Forest Service lifts restrictions for the Deschutes and Ochoco NF

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    Forest Service lifts restrictions for the Deschutes and Ochoco NF
    Deschutes National Forest, Wikipedia photo

    Whew! According to a national forest official in Oregon, we could be out of fire season in several Oregon forests, though some fire restrictions remain in places, reports KBND in Bend.

    With the increased chance of rain and cooling temperatures, the fire risk across the High Desert is dramatically lower than it was a week ago. “We’re going to see a lot less fire activity. We might see a couple of escape campfires if people aren’t diligent about putting those out, we might get a grass fire; but, we’re not going to see a large timber fire,” says Kassidy Kern, with the Deschutes National Forest. “So, I would say – equivocating a little bit – but, we’re very likely out of fire season.”


    The Forest Service lifted public use restrictions this week for the Deschutes and Ochoco National Forests, Crooked River National Grassland and Prineville BLM. But, Kern tells KBND News, campfire restrictions remain in some areas, like along the Crooked and Deschutes River and Lake Billy Chinook. “Often we post signs but, just in case someone has torn them down or you blow by them, just know before you go. Make sure you know if you’re allowed to legally have a campfire. But, if you’re disperse camping – I know a lot of folks are hunting, even a lot of our staff is out hunting right now – and, it’s a good time to have a campfire. It’s getting pretty chilly at night and we wanted to be responsive to that.”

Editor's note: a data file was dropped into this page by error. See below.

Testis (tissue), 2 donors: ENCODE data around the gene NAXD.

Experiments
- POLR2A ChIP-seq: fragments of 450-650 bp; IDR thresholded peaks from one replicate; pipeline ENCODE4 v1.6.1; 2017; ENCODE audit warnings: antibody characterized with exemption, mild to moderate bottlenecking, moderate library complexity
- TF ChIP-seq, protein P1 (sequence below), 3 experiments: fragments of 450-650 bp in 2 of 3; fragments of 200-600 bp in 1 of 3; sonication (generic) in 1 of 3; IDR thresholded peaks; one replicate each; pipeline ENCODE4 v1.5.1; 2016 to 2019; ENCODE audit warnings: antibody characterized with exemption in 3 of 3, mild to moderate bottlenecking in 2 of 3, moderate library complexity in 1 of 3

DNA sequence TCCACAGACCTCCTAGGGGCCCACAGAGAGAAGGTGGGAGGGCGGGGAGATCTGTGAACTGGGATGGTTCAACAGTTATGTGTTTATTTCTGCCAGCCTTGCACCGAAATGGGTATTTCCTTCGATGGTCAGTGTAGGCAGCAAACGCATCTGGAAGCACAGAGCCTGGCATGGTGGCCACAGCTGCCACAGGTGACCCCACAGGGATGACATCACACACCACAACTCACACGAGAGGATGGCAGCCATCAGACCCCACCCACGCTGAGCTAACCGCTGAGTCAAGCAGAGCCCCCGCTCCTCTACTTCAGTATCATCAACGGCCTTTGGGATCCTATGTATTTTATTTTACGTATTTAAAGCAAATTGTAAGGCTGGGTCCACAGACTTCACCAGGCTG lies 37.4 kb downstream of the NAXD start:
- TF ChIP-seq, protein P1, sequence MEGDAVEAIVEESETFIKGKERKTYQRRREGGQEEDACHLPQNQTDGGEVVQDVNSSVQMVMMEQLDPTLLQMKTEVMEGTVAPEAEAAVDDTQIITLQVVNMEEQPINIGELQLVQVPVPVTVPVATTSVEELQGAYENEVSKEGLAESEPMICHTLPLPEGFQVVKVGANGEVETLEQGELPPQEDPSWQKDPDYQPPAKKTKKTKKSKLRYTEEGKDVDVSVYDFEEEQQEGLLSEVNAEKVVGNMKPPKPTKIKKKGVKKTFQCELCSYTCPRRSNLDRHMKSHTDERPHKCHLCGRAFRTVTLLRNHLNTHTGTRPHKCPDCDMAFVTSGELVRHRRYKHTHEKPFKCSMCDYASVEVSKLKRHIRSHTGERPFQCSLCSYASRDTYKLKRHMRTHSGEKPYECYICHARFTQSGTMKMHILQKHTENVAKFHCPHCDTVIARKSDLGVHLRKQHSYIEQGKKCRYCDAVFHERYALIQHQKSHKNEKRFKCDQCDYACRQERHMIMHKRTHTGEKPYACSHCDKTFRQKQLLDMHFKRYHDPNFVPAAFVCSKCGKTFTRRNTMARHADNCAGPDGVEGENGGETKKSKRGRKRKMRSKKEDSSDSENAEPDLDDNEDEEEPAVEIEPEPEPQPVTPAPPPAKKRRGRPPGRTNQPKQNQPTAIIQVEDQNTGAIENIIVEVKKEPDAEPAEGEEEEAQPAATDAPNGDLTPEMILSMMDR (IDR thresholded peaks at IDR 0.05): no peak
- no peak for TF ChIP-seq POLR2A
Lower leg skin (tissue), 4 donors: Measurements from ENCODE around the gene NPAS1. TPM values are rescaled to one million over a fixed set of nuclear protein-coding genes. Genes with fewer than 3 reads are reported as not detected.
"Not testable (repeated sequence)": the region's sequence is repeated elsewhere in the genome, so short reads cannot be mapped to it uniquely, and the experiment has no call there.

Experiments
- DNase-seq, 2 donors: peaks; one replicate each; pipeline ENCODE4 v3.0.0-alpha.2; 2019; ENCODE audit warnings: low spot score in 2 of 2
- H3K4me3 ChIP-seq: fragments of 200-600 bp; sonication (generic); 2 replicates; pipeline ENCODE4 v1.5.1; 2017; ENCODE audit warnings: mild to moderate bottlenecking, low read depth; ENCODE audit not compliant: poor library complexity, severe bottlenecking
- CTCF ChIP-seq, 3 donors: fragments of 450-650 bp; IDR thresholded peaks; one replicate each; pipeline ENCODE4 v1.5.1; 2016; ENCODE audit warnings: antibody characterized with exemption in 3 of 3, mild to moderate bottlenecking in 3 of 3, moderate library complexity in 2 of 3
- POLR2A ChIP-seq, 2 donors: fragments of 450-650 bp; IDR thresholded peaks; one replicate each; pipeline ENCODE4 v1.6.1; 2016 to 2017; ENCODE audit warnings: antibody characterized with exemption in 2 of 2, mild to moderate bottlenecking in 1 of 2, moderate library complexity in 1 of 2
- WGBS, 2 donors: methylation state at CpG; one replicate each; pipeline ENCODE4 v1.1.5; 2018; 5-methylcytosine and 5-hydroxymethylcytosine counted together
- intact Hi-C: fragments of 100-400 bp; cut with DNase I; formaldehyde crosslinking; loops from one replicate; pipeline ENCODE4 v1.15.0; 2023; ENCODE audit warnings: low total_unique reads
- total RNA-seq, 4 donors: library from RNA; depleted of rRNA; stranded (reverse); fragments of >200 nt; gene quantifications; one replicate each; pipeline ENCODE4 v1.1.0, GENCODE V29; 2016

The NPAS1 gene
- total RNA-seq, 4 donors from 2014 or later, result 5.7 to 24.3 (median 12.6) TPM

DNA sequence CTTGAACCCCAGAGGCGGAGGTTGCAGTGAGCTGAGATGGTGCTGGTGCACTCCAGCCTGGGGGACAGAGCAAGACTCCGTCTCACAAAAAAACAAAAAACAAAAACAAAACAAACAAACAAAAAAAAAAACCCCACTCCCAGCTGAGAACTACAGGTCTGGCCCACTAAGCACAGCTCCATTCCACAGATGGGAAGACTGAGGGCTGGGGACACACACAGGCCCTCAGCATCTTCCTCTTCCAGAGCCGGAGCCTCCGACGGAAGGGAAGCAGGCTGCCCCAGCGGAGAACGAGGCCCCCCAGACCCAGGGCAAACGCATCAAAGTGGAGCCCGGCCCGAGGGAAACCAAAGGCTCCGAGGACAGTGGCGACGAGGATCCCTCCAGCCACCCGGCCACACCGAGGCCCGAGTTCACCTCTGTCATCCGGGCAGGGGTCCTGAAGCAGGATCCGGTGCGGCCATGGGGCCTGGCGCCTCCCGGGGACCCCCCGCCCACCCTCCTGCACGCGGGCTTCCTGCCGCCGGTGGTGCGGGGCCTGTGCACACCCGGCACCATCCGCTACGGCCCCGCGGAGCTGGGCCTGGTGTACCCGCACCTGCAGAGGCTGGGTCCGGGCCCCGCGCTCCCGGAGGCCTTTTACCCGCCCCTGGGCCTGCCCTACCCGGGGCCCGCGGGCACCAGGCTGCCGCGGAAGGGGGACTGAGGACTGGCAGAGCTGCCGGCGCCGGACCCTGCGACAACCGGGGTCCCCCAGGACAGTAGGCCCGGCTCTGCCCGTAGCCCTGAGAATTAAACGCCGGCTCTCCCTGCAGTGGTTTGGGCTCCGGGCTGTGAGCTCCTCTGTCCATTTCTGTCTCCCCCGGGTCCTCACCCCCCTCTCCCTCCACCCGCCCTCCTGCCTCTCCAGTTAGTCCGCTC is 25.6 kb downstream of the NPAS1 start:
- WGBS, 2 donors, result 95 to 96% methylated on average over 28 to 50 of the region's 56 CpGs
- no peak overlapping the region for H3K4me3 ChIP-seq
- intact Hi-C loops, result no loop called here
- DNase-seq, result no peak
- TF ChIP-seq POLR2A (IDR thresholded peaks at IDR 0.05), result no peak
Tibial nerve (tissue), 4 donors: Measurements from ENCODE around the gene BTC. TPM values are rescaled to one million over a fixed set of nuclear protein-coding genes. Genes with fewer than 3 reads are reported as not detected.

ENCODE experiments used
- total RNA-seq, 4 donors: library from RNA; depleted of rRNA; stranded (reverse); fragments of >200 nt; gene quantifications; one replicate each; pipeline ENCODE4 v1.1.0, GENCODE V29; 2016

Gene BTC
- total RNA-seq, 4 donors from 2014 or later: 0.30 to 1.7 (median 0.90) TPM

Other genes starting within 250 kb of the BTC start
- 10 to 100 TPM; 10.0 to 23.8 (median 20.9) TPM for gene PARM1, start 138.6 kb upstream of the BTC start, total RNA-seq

With the end of the wildfire season comes fall prescribed burns. An 800-acre unit just north of Little Summit Prairie is planned for the Ochoco National Forest Wednesday, and two burns are scheduled for near Sisters and Camp Sherman Wednesday and Thursday. A 1,400-acre unit is planned for near Hole in the Ground, 22 miles southeast of La Pine, Thursday, as well. Kern says with some areas still extremely dry, fire managers are aware danger remains. “We have to be responsive to the conditions. And, if we don’t get the conditions we need to make the burn do what we need it to do, and actually restore the ecosystem, we don’t want this to turn into a wildfire.” All burns are subject to favorable weather conditions.